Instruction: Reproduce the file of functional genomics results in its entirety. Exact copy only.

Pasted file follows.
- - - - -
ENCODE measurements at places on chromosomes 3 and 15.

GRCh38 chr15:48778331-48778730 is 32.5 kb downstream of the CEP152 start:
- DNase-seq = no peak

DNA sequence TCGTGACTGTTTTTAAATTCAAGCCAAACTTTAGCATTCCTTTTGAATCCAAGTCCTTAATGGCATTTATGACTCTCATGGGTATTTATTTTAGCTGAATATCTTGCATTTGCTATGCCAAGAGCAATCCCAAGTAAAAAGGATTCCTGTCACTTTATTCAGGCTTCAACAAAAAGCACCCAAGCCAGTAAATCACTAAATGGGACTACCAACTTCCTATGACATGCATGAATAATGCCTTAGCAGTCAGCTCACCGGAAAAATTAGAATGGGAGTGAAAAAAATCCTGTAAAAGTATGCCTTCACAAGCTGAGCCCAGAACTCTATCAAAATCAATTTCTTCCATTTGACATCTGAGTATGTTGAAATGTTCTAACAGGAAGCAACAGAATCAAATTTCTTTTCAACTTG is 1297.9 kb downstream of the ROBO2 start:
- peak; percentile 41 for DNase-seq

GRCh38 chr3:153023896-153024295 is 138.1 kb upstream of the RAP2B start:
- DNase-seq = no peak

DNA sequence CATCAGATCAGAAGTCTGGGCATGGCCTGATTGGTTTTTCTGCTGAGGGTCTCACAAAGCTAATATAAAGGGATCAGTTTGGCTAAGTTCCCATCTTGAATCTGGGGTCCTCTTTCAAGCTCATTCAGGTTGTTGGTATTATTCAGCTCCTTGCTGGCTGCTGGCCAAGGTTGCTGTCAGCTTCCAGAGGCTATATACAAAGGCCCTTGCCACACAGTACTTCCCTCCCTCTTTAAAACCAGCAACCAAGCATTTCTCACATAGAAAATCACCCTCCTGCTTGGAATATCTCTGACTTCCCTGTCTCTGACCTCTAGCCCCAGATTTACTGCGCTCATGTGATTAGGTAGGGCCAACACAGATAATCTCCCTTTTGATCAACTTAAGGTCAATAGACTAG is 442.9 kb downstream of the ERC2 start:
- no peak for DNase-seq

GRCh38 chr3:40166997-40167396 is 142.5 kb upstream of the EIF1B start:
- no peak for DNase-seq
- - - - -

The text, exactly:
ENCODE measurements at places on chromosomes 3 and 15.

GRCh38 chr15:48778331-48778730 is 32.5 kb downstream of the CEP152 start:
- DNase-seq = no peak

DNA sequence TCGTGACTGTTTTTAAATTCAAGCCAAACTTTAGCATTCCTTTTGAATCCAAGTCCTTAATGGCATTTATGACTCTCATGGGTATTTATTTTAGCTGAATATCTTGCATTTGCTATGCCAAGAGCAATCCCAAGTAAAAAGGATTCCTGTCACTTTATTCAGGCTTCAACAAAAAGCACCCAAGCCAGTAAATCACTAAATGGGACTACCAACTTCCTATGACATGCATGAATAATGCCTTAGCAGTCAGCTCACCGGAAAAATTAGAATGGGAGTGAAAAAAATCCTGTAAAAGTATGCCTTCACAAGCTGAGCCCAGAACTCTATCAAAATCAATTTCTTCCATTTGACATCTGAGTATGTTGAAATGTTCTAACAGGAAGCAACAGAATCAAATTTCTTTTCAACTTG is 1297.9 kb downstream of the ROBO2 start:
- peak; percentile 41 for DNase-seq

GRCh38 chr3:153023896-153024295 is 138.1 kb upstream of the RAP2B start:
- DNase-seq = no peak

DNA sequence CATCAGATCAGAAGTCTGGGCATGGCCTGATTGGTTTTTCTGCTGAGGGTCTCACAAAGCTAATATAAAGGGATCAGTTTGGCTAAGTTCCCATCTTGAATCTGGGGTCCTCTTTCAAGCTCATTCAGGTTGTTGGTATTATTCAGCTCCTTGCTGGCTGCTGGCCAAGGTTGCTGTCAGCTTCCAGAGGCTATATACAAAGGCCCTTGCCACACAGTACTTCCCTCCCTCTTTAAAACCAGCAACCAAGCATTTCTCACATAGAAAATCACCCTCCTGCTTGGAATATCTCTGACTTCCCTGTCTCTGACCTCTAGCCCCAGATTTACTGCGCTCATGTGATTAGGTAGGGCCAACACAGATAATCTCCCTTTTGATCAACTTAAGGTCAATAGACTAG is 442.9 kb downstream of the ERC2 start:
- no peak for DNase-seq

GRCh38 chr3:40166997-40167396 is 142.5 kb upstream of the EIF1B start:
- no peak for DNase-seq